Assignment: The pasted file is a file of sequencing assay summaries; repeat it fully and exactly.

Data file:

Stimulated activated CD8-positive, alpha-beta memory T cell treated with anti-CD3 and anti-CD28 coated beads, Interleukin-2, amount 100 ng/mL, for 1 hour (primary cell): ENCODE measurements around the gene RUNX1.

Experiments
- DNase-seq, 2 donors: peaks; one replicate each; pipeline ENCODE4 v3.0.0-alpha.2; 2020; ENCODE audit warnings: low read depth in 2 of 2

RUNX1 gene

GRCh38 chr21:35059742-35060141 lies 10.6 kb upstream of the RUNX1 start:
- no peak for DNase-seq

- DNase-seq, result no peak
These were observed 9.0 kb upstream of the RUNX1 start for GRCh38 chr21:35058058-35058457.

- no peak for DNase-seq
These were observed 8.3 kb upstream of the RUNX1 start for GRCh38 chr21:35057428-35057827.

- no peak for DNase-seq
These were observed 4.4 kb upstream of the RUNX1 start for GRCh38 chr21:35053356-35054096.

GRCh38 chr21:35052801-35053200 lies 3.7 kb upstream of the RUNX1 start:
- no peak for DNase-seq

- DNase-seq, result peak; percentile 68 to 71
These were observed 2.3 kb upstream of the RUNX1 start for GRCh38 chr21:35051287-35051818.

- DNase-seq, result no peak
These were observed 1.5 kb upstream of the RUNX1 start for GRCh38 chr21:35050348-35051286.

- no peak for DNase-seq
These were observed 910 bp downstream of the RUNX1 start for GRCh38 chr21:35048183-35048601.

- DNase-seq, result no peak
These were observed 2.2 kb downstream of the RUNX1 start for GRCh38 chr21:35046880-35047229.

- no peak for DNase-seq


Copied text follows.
Stimulated activated CD8-positive, alpha-beta memory T cell treated with anti-CD3 and anti-CD28 coated beads, Interleukin-2, amount 100 ng/mL, for 1 hour (primary cell): ENCODE measurements around the gene RUNX1.

Experiments
- DNase-seq, 2 donors: peaks; one replicate each; pipeline ENCODE4 v3.0.0-alpha.2; 2020; ENCODE audit warnings: low read depth in 2 of 2

RUNX1 gene

GRCh38 chr21:35059742-35060141 lies 10.6 kb upstream of the RUNX1 start:
- no peak for DNase-seq

- DNase-seq, result no peak
These were observed 9.0 kb upstream of the RUNX1 start for GRCh38 chr21:35058058-35058457.

- no peak for DNase-seq
These were observed 8.3 kb upstream of the RUNX1 start for GRCh38 chr21:35057428-35057827.

- no peak for DNase-seq
These were observed 4.4 kb upstream of the RUNX1 start for GRCh38 chr21:35053356-35054096.

GRCh38 chr21:35052801-35053200 lies 3.7 kb upstream of the RUNX1 start:
- no peak for DNase-seq

- DNase-seq, result peak; percentile 68 to 71
These were observed 2.3 kb upstream of the RUNX1 start for GRCh38 chr21:35051287-35051818.

- DNase-seq, result no peak
These were observed 1.5 kb upstream of the RUNX1 start for GRCh38 chr21:35050348-35051286.

- no peak for DNase-seq
These were observed 910 bp downstream of the RUNX1 start for GRCh38 chr21:35048183-35048601.

- DNase-seq, result no peak
These were observed 2.2 kb downstream of the RUNX1 start for GRCh38 chr21:35046880-35047229.

- no peak for DNase-seq